Posts Tagged ‘mother’

Sweet Seeds



November by the river.

You give me bitten apples

from your pockets.


I taste your little hands

inside the peelings.

Wondering at the hush

of teeth, I sink into the skin.


Upside down and too close

to deep water, you ask me

if the earth is octagonal.

Daughter, how can I tell you?

I never knew the sides.


The sky thickens and you

give me rocks you’ve tasted,

clay shaped against your tongue.

Your breath the smell of mussel shells

hidden in your palm.


Busily, your fingers find

the inside soft of fallen trees,

muddy underneaths of leaves,

steep slick edges, mossy clouds.


The dampness of the breeze

against your skin, you ask me

if the earth will lose its spin

and when.


Daughter, you will discover

we make our way on broken clay.

I did not leave a trail.


Your voice falls in fragments

mud jelled in footprints

beside the shadowed

bruises of a river.


You say God lives in all small places,

frozen in the limbs of autumn trees,

in the apples, the leaves, the rocks


and unless we lose our way

we should walk softly

not to wake the rocks.


We will not lose our way, I say.


We leave your sweet seeds

along the twisted path

to be eaten by the birds

at dawn.

Julie Buffaloe-Yoder



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I tried to write a Christmas poem, but this one came out instead. So it will have to suffice. This time of year makes me think on a deeper level about loved ones. This one’s in honor of my mother. .She has been so good to me.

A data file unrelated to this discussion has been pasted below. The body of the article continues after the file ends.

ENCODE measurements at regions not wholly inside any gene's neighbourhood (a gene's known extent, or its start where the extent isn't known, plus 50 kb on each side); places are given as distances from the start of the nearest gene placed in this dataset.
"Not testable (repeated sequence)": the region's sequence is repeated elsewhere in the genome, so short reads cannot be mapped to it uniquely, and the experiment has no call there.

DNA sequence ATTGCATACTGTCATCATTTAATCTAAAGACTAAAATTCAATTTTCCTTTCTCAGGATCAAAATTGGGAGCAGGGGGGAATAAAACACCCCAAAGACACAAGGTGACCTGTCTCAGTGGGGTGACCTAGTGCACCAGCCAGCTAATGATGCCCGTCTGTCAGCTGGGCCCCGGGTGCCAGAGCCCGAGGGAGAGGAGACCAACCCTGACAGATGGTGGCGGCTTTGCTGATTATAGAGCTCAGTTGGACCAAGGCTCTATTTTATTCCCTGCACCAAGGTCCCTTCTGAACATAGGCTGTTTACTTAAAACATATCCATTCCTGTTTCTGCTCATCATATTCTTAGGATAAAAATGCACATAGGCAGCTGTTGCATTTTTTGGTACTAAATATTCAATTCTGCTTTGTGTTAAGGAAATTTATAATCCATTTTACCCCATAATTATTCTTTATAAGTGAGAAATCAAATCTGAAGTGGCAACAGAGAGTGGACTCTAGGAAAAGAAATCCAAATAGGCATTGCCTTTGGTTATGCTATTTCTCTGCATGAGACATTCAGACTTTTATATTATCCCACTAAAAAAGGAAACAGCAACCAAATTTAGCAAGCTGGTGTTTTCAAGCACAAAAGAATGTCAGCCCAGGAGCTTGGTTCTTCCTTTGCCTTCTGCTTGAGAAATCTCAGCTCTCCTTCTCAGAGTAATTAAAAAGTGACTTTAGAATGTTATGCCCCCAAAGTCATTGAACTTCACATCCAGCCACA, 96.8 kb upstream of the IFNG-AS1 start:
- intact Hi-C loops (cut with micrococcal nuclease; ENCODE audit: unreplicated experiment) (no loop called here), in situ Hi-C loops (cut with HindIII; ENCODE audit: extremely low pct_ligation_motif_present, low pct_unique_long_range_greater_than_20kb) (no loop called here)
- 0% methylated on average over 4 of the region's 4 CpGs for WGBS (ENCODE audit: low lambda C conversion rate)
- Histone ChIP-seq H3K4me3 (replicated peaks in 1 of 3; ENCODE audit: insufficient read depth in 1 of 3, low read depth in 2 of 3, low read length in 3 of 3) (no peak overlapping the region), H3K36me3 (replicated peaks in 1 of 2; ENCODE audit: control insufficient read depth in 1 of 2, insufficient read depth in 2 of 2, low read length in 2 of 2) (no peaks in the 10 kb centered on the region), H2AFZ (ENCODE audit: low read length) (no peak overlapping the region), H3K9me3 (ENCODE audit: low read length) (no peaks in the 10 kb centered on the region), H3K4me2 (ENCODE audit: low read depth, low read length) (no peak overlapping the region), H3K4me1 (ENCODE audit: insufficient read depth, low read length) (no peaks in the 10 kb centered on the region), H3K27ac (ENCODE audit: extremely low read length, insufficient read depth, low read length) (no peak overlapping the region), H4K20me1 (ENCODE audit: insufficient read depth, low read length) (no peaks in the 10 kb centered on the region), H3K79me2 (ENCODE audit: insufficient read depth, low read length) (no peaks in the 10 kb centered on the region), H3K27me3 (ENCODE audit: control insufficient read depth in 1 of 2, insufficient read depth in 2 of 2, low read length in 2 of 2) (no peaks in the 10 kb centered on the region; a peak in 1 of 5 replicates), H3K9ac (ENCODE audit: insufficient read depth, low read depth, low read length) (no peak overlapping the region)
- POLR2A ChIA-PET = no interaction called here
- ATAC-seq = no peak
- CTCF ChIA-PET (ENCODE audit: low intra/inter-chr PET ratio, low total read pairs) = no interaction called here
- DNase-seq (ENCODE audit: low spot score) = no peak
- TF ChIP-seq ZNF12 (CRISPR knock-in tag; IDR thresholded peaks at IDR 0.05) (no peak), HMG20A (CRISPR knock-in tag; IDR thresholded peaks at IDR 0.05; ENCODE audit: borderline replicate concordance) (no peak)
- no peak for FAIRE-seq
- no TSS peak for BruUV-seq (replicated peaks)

Time Warp

Julie Buffaloe-Yoder

I felt sorry for myself

in the 1980’s when

I headed for college


with a taped up suitcase,

no handle, three faded

blouses, dollar t-shirts,

fifty nine cent flip-flops,

old jeans, then I opened


the suitcase; there

was a wrinkled

ten dollar bill

and my mother’s

best outfit,

far older than

anything I owned.


White polka dots on

a navy blue blouse,

huge sailor collar

with a tie,

studded pumps,

pencil skirt


nylons with lines

up the back, big fat

plastic red beads,

bracelet to match..


I put on that outfit

ready to fight anyone

who might laugh,

went to a keg party.


It was a hit—the rich girls

thought I was retro cool.

The guys thought I

had Bette Davis eyes.


The next morning,

I thought of my mother

dreaming of her girl

the only one in college,

clicking down echoing halls

instead of scrubbing them.


I thought of Mama’s

sweet red knuckles

washing, ironing, folding

her best, not dreaming


her girl was at a kegger

in that polka dot blouse

hopping up and down

like a purple-eyed fool


to The Time Warp

and Combat Rock.






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